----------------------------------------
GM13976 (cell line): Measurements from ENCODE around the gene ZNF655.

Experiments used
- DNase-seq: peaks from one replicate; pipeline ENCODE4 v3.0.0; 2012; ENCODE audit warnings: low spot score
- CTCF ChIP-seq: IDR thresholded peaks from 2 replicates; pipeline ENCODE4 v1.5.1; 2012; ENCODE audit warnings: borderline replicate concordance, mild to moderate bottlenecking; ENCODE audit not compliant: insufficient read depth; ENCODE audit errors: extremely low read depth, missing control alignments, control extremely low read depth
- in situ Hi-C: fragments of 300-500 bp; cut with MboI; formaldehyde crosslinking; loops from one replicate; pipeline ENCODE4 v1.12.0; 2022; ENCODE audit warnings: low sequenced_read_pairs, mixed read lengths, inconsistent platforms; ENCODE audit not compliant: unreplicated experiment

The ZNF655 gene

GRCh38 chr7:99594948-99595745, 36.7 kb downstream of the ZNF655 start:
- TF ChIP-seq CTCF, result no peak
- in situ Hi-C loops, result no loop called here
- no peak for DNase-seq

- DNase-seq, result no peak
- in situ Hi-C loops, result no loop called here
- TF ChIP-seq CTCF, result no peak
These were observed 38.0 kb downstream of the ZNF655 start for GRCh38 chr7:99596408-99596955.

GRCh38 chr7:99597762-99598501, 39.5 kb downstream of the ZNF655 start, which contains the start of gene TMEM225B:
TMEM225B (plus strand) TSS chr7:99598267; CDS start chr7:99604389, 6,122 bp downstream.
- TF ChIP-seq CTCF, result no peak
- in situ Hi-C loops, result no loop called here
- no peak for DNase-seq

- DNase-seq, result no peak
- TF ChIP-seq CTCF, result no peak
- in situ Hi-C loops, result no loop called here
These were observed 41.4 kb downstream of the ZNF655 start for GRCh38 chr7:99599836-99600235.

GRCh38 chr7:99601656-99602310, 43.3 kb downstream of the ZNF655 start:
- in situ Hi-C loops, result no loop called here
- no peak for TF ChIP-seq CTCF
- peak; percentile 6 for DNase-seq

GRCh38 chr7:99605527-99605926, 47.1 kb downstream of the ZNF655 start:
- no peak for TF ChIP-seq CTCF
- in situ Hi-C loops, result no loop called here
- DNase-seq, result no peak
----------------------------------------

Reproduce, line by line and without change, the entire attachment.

GM13976 (cell line): Measurements from ENCODE around the gene ZNF655.

Experiments used
- DNase-seq: peaks from one replicate; pipeline ENCODE4 v3.0.0; 2012; ENCODE audit warnings: low spot score
- CTCF ChIP-seq: IDR thresholded peaks from 2 replicates; pipeline ENCODE4 v1.5.1; 2012; ENCODE audit warnings: borderline replicate concordance, mild to moderate bottlenecking; ENCODE audit not compliant: insufficient read depth; ENCODE audit errors: extremely low read depth, missing control alignments, control extremely low read depth
- in situ Hi-C: fragments of 300-500 bp; cut with MboI; formaldehyde crosslinking; loops from one replicate; pipeline ENCODE4 v1.12.0; 2022; ENCODE audit warnings: low sequenced_read_pairs, mixed read lengths, inconsistent platforms; ENCODE audit not compliant: unreplicated experiment

The ZNF655 gene

GRCh38 chr7:99594948-99595745, 36.7 kb downstream of the ZNF655 start:
- TF ChIP-seq CTCF, result no peak
- in situ Hi-C loops, result no loop called here
- no peak for DNase-seq

- DNase-seq, result no peak
- in situ Hi-C loops, result no loop called here
- TF ChIP-seq CTCF, result no peak
These were observed 38.0 kb downstream of the ZNF655 start for GRCh38 chr7:99596408-99596955.

GRCh38 chr7:99597762-99598501, 39.5 kb downstream of the ZNF655 start, which contains the start of gene TMEM225B:
TMEM225B (plus strand) TSS chr7:99598267; CDS start chr7:99604389, 6,122 bp downstream.
- TF ChIP-seq CTCF, result no peak
- in situ Hi-C loops, result no loop called here
- no peak for DNase-seq

- DNase-seq, result no peak
- TF ChIP-seq CTCF, result no peak
- in situ Hi-C loops, result no loop called here
These were observed 41.4 kb downstream of the ZNF655 start for GRCh38 chr7:99599836-99600235.

GRCh38 chr7:99601656-99602310, 43.3 kb downstream of the ZNF655 start:
- in situ Hi-C loops, result no loop called here
- no peak for TF ChIP-seq CTCF
- peak; percentile 6 for DNase-seq

GRCh38 chr7:99605527-99605926, 47.1 kb downstream of the ZNF655 start:
- no peak for TF ChIP-seq CTCF
- in situ Hi-C loops, result no loop called here
- DNase-seq, result no peak